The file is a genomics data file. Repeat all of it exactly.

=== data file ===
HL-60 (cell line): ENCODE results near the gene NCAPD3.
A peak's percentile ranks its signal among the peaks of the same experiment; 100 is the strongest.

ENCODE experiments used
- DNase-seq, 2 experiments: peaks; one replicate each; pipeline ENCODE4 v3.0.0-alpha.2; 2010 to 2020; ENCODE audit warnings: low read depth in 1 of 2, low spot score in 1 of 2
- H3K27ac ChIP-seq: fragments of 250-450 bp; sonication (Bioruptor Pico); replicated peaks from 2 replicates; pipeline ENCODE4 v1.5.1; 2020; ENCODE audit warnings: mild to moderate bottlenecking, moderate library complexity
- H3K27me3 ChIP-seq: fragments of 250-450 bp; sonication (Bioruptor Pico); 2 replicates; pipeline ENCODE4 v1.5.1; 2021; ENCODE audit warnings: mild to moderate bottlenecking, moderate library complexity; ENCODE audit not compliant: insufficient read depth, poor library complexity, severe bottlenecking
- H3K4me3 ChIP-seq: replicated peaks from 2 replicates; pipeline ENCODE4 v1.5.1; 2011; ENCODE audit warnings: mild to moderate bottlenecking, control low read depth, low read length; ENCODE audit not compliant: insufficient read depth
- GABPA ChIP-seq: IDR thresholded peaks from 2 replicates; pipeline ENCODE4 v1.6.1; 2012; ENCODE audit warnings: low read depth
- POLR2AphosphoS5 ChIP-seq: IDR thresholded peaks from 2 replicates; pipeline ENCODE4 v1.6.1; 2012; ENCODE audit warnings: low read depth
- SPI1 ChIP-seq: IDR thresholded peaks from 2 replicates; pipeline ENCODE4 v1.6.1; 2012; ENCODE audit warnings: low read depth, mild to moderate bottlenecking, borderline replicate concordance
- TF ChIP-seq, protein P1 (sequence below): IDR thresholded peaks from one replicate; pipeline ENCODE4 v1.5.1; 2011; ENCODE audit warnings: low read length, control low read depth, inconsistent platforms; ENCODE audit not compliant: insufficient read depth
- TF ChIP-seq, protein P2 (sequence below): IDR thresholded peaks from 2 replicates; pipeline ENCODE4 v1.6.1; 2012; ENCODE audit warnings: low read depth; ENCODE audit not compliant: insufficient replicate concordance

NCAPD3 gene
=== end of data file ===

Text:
HL-60 (cell line): ENCODE results near the gene NCAPD3.
A peak's percentile ranks its signal among the peaks of the same experiment; 100 is the strongest.

ENCODE experiments used
- DNase-seq, 2 experiments: peaks; one replicate each; pipeline ENCODE4 v3.0.0-alpha.2; 2010 to 2020; ENCODE audit warnings: low read depth in 1 of 2, low spot score in 1 of 2
- H3K27ac ChIP-seq: fragments of 250-450 bp; sonication (Bioruptor Pico); replicated peaks from 2 replicates; pipeline ENCODE4 v1.5.1; 2020; ENCODE audit warnings: mild to moderate bottlenecking, moderate library complexity
- H3K27me3 ChIP-seq: fragments of 250-450 bp; sonication (Bioruptor Pico); 2 replicates; pipeline ENCODE4 v1.5.1; 2021; ENCODE audit warnings: mild to moderate bottlenecking, moderate library complexity; ENCODE audit not compliant: insufficient read depth, poor library complexity, severe bottlenecking
- H3K4me3 ChIP-seq: replicated peaks from 2 replicates; pipeline ENCODE4 v1.5.1; 2011; ENCODE audit warnings: mild to moderate bottlenecking, control low read depth, low read length; ENCODE audit not compliant: insufficient read depth
- GABPA ChIP-seq: IDR thresholded peaks from 2 replicates; pipeline ENCODE4 v1.6.1; 2012; ENCODE audit warnings: low read depth
- POLR2AphosphoS5 ChIP-seq: IDR thresholded peaks from 2 replicates; pipeline ENCODE4 v1.6.1; 2012; ENCODE audit warnings: low read depth
- SPI1 ChIP-seq: IDR thresholded peaks from 2 replicates; pipeline ENCODE4 v1.6.1; 2012; ENCODE audit warnings: low read depth, mild to moderate bottlenecking, borderline replicate concordance
- TF ChIP-seq, protein P1 (sequence below): IDR thresholded peaks from one replicate; pipeline ENCODE4 v1.5.1; 2011; ENCODE audit warnings: low read length, control low read depth, inconsistent platforms; ENCODE audit not compliant: insufficient read depth
- TF ChIP-seq, protein P2 (sequence below): IDR thresholded peaks from 2 replicates; pipeline ENCODE4 v1.6.1; 2012; ENCODE audit warnings: low read depth; ENCODE audit not compliant: insufficient replicate concordance

NCAPD3 gene